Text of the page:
Logo: TUG TORONTO USERS GROUP for Midrange Systems
e -server magazine

May 1997: Volume 12, Number 5

The IBM Network Station

By Jeff Maerten

or the last year or so weíve all heard about the coming of the network computer (NC). The newest addition to the IBM family that should replace some of our personal computers that require so much of our personal attention. Iíve had an IBM Network Station on my desk for six weeks now, and it has generated a lot of interest around our office. Weíve already thought of several places where it would fit with its current configuration, and a dozen more once itís running at its full potential. Our long term plans, will have Network Stations running 5250 emulation, and Java-based applications (Lotus SmartSuite) from our AS/400. Please note, Iím currently working with beta code (release 1.03) for the IBM Network Station. The code is changing rapidly, thus anything that I mention here that needs improvement might already be implemented by the time you read this.  The IBM Network Station

We run the IBM Network Station directly off the AS/400, as we have no plans of installing an NT server to add additional complexity and cost to our system. Our Network Station required that we configure TCP/IP and HTTP. Anyone already running TCP/IP, or the HTTP server will have a head start. TCP/IP and HTTP were unexplored components of our system that needed to be configured prior to connecting the Network Station. The first step, as always, was loading the code and PTFs onto our system. The IBM Network Station code loads just like any other AS/400 software so I wonít go into any detail on the software install. Being new to the TCP/IP world I had to play around a bit to get it running. I tried to work solely from the Fastpath Setup guide, but I ended up needing some help from our friends at IBM. You might want to have TCP/IP Configuration and Reference Manual handy if youíre new to TPC/IP.

Configuring the AS/400 to be an HTTP server turned out to be a simple task, as all the steps required for my application where listed in the Network Station documentation. By following the steps exactly, I had the HTTP server up and running in about thirty minutes; ten of those minutes were spent checking my spelling. The HTTP server has case sensitive configuration lines. (I missed one capital letter and couldnít get the configuration page running.)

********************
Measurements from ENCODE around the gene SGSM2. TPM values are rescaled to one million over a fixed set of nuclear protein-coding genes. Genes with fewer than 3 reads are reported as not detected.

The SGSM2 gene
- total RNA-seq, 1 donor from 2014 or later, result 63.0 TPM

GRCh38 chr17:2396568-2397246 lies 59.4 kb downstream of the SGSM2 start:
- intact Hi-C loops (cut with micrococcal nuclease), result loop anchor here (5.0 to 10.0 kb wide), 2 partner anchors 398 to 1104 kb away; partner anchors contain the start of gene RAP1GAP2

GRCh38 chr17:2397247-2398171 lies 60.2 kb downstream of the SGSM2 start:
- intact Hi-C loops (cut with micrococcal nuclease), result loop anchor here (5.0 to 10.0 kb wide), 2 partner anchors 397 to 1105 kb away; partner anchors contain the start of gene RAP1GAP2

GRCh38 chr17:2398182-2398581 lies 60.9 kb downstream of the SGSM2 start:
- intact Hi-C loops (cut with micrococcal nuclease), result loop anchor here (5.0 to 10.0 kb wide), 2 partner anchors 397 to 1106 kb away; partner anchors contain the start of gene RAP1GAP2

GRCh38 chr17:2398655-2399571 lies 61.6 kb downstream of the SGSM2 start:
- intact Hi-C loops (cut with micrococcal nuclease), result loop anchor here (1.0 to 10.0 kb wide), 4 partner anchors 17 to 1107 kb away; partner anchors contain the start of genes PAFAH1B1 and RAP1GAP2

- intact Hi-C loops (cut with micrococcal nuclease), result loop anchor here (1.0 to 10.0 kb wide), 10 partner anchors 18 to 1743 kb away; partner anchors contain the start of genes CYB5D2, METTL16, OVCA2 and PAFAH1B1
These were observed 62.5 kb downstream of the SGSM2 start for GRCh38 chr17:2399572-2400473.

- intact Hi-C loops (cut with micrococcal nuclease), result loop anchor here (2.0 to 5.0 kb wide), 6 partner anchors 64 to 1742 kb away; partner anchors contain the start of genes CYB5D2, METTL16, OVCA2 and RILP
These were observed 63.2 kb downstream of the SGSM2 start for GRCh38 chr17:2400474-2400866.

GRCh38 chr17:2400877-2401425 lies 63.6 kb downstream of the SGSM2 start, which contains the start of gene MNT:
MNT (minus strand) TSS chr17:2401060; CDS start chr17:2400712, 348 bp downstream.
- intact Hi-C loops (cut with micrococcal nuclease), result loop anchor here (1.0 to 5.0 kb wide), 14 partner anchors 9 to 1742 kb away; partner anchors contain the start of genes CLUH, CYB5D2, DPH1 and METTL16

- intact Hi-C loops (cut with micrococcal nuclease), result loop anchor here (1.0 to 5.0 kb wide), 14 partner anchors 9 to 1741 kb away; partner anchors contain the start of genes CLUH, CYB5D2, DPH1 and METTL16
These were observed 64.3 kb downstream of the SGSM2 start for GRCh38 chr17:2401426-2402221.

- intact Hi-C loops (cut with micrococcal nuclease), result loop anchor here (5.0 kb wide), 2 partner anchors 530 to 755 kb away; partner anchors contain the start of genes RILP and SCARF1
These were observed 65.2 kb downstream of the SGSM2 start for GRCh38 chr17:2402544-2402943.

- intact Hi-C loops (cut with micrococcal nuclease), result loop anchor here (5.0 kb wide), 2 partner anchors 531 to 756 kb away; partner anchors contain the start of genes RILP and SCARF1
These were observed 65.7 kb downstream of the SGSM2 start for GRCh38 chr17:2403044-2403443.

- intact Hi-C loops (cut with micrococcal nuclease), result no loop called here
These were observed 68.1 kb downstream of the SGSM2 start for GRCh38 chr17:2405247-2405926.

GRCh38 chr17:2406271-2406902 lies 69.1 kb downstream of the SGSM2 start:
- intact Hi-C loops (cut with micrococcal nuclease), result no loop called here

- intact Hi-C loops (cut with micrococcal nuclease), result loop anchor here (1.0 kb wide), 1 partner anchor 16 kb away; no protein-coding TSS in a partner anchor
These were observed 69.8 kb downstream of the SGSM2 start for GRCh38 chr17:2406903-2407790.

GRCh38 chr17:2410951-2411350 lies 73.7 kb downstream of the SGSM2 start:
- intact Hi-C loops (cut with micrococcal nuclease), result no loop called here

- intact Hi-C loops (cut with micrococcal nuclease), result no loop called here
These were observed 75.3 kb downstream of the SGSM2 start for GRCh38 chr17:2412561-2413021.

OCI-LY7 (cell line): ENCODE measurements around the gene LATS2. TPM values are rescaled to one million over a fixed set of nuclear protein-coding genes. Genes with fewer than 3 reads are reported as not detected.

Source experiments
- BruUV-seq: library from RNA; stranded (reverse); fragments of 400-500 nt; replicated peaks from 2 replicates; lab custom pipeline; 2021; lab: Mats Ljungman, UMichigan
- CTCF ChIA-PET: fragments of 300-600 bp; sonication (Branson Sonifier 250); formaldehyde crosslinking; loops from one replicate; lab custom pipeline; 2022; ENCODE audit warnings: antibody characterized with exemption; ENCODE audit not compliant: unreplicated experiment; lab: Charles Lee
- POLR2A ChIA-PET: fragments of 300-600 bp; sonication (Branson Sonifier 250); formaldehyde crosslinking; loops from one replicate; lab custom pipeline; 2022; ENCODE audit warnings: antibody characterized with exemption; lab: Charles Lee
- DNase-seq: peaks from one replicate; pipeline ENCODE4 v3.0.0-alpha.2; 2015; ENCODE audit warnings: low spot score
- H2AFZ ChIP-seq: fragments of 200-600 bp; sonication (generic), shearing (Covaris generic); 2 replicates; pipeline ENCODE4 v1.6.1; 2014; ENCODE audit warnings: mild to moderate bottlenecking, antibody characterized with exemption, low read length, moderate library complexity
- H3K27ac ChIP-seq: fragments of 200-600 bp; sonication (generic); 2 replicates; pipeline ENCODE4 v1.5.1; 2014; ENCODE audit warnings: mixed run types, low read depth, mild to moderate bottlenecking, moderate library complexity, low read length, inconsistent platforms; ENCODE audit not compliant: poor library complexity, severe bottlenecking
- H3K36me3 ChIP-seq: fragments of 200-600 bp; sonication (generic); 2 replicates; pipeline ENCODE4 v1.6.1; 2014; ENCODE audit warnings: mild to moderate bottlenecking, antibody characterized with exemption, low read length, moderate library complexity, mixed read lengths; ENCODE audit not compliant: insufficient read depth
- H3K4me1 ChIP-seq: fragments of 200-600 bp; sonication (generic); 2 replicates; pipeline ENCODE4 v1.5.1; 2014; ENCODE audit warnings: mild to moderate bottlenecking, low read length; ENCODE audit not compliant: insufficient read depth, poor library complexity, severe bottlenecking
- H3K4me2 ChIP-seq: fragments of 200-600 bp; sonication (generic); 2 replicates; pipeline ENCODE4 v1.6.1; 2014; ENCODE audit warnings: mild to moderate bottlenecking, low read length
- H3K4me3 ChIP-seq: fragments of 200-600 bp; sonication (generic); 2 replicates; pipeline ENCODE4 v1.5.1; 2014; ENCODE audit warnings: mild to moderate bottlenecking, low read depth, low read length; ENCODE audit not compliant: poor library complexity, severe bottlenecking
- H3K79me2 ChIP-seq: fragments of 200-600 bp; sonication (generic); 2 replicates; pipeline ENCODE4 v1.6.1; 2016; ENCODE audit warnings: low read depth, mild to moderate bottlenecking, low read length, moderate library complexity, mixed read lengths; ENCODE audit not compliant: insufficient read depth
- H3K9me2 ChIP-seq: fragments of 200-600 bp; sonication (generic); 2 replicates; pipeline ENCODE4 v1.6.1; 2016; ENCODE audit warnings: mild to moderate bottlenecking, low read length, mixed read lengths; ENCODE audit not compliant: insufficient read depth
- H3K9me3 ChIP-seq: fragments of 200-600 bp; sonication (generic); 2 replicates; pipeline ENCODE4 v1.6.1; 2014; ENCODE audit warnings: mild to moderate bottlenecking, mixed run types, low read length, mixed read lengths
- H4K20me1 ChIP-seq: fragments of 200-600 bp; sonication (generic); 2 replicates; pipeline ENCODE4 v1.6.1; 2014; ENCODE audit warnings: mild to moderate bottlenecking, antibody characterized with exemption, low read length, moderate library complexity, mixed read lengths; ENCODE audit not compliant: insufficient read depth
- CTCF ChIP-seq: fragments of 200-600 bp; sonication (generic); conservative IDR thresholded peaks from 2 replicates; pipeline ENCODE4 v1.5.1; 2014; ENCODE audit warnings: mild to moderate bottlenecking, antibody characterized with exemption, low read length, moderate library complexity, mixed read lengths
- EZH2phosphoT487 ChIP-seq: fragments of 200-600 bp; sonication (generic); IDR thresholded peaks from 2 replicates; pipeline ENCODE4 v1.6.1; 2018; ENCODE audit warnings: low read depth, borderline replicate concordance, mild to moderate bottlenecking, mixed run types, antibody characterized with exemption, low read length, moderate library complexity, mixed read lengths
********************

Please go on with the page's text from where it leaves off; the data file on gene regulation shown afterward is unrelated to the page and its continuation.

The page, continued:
The final task was installing a browser on my PC in order to configure and manage the IBM Network Station from the AS/400. My only mistake was trying to use Microsoftís Internet Explorer, which didnít support all the pages required to configure the Network Station. I changed to Netscape 3.01 and within minutes of installing the Netscape product I was browsing my AS/400 and configuring my Network Station.

Once youíre at this point, setting the options for the IBM Network Station is incredibly easy (I hope this browsing concept gets adopted to other applications). From the browser you can configure the defaults for one or all Network Stations. You can configure by user, and everything is point and click. Even with the additional systems that had to be configured, the IBM Network Station had its first sign-on screen the day it arrived. It has moved from desk to desk within the IS department as every one wants to try it out. Fortunately itís much lighter than a desktop, so the extra mileage is no big deal.

As of today we are only using it for 5250 emulation. When a faxviewer is released the IBM Network Station will give our terminals a run for their money. We are eagerly awaiting the browser code, and the Java version of Lotus SmartSuite which will make it a serious contender for space on top of our usersí desks, in place of PCs. IBM will need to address a few issues before the Network Station will become a serious tool here at E.D. Smith. The 5250 session does not take up the full screen. There is an inch of space on the bottom and right-hand side of the screen that is wasted. I have to specify the name of the AS/400 each time I start a 5250 session even though Iím only connecting to one AS/400. I also found the keyboard mapper is difficult to use compared to PC5250 emulation. Overall, I am pleased with the direction that IBM is heading with the Network Station. Considering that itís still in beta, it was simple to configure, it worked as described, and enhancements are still coming.

Iím hard at work trying to procure a copy of Java SmartSuite. That coupled with the IBM Network Station should replace the requirement of putting a full function PC on every desk. Hopefully Iíll be able to find this elusive product and get the chance to try some PC functionality without a PC. T < G